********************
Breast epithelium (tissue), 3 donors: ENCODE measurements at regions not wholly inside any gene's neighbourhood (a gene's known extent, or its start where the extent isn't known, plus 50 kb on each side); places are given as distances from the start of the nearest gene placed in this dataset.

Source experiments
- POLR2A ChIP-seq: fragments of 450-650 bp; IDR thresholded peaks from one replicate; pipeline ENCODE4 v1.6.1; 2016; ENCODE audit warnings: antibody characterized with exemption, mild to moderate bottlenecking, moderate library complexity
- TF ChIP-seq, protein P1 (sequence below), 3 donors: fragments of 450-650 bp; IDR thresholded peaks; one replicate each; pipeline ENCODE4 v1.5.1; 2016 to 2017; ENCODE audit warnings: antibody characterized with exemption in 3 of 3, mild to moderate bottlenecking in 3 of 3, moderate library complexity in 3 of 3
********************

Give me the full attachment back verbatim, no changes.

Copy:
Breast epithelium (tissue), 3 donors: ENCODE measurements at regions not wholly inside any gene's neighbourhood (a gene's known extent, or its start where the extent isn't known, plus 50 kb on each side); places are given as distances from the start of the nearest gene placed in this dataset.

Source experiments
- POLR2A ChIP-seq: fragments of 450-650 bp; IDR thresholded peaks from one replicate; pipeline ENCODE4 v1.6.1; 2016; ENCODE audit warnings: antibody characterized with exemption, mild to moderate bottlenecking, moderate library complexity
- TF ChIP-seq, protein P1 (sequence below), 3 donors: fragments of 450-650 bp; IDR thresholded peaks; one replicate each; pipeline ENCODE4 v1.5.1; 2016 to 2017; ENCODE audit warnings: antibody characterized with exemption in 3 of 3, mild to moderate bottlenecking in 3 of 3, moderate library complexity in 3 of 3